"A Brief History of Curating" by Hans Ulrich Obrist

A Brief History of Curating, Hans Ulrich-Obrist, Editor

I struggled to finish this book. I blame myself as well as the publication. Here’s where I’m at fault: 

-       I’m not overly familiar with the history of curating and especially not in countries outside of the U.S. [although it should be noted that all but one of the featured curators comes from Europe & the U.S. Walter Zanini is from Sao Paulo]. And this book doesn’t provide much in the way of background for readers not up to speed on pivotal contemporary art exhibitions from the 1950s to 1990s. So basically, I realized from reading this and not knowing probably 50-60% of the names and organizations being tossed around, that I need to pay a LOT more attention to this kind of thing.

-       For some reason I didn’t realize right away that this is a history book. So whereas I thought the curators would be pontificating on the profession in general, Obrist spent a lot of time in the interviews nailing down details and events of the curators’ projects. This is completely appropriate and helpful for future scholars. But because of my lack of previous knowledge this made the reading a bit tough.

Here’s where I blame the book:

-       There are no photos. None. I mean, these are art curators. Why no images of the curators, of exhibition installations, of artists and curators meeting and planning, talking and protesting? These people dedicate their lives to collecting, exhibiting, and interpreting a primarily visual form of expression. Not including images of exhibitions or projects is like writing a book about an artist and not including photos of their art.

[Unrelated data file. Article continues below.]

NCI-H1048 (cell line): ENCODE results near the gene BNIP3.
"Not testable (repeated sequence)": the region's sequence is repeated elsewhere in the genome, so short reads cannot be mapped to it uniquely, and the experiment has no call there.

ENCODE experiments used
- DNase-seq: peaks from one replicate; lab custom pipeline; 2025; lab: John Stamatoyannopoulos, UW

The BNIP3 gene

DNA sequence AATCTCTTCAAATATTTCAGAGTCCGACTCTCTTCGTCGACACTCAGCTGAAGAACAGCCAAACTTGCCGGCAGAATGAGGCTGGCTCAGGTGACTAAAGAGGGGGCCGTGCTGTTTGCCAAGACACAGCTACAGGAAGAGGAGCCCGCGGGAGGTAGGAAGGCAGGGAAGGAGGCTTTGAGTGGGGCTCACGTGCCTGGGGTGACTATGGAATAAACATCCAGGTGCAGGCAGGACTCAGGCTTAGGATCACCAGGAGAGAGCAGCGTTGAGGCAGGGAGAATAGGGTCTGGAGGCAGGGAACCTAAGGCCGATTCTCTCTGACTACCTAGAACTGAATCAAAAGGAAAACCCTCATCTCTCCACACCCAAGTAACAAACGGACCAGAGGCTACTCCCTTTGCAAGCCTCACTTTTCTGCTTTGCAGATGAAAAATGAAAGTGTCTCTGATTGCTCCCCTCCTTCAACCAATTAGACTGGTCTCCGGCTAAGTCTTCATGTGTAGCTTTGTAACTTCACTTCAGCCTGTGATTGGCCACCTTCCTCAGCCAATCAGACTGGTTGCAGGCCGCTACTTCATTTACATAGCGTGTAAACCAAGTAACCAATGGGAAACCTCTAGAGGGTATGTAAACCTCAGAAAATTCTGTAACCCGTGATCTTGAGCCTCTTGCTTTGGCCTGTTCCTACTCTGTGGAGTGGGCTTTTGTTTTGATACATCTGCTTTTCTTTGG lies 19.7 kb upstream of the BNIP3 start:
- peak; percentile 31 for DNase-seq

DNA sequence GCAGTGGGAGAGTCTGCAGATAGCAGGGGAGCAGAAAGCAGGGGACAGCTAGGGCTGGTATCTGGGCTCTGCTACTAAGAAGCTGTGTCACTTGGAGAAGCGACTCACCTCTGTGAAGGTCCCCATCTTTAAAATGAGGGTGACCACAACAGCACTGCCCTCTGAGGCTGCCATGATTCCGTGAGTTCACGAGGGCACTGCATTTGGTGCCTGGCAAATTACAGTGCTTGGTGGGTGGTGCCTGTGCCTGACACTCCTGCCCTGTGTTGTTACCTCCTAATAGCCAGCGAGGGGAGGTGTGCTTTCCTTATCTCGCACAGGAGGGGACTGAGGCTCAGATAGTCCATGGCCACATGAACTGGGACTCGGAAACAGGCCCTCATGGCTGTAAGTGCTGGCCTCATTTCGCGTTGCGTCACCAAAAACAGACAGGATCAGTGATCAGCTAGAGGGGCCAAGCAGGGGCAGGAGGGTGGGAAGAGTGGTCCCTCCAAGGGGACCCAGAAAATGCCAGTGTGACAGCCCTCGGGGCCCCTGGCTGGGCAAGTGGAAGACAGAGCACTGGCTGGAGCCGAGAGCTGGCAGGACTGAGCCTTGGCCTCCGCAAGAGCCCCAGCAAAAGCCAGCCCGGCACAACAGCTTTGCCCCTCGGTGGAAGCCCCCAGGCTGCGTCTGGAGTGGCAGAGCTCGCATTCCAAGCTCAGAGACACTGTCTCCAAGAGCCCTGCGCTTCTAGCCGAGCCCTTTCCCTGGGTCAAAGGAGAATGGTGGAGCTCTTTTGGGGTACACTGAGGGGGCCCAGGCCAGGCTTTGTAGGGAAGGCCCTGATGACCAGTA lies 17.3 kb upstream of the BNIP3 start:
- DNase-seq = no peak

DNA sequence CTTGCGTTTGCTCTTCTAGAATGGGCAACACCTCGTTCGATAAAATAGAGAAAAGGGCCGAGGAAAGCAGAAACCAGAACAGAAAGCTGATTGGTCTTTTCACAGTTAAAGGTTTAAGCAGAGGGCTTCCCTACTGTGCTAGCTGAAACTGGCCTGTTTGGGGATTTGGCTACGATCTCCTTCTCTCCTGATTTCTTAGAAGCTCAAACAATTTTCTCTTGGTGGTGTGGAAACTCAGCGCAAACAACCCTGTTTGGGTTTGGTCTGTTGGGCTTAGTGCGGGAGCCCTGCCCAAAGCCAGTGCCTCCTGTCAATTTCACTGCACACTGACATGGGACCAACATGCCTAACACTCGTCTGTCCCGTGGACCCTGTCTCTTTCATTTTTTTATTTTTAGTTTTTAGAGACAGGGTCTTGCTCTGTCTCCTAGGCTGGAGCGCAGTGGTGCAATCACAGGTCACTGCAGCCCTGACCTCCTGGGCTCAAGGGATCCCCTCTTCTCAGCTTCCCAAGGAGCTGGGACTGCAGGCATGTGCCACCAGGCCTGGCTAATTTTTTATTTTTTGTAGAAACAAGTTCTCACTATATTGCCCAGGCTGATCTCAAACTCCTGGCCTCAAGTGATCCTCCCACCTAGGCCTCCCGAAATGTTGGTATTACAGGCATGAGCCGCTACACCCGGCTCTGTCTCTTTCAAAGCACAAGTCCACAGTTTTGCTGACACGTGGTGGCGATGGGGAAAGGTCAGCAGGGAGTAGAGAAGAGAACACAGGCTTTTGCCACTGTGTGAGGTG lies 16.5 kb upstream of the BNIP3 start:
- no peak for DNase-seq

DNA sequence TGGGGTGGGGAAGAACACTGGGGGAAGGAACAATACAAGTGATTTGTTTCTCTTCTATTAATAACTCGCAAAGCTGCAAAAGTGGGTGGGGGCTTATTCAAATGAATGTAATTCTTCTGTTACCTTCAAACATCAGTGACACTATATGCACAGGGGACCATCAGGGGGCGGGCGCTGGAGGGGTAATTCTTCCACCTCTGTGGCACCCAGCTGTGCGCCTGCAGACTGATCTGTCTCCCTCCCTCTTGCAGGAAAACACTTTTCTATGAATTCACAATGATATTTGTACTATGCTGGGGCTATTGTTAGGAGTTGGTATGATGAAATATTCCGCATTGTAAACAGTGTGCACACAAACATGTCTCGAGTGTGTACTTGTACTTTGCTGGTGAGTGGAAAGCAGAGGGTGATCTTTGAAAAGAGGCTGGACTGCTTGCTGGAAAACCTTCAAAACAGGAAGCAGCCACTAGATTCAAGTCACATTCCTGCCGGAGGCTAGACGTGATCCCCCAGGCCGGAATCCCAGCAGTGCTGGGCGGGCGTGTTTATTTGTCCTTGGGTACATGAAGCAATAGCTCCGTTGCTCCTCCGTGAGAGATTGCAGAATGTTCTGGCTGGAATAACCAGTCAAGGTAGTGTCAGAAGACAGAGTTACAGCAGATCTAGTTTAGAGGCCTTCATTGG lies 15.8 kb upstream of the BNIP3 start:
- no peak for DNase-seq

-       I’ve never really noticed this before in a book but I think the translation of several of the essays made the individual curators speak in a similar “voice” or tone. There’s a sameness in the style of responses in the translated interviews that makes their conversations somewhat indistinguishable. Granted, this was not aided by my lack of background. But it makes the interviews with the native English-speaking curators seem more vibrant and immediate.

-       I was also disturbed by the lack of female artists and curators included in the discussions. And it made me happy that I think things have changed from when the interviewed curators were at the height of their careers.

Ultimately, this is an important book for contributing to the history of contemporary art curation, primarily in Europe and the United States. Here’s my favorite quote, which is from Harald Szeemann:

“Well, the curator has to be flexible. Sometimes he is the servant, sometimes the assistant, sometimes he gives artists ideas of how to present their work; in group shows he’s the coordinator, in thematic shows, the inventor. But the most important thing about curating is to do it with enthusiasm and love—with a little obsessiveness.”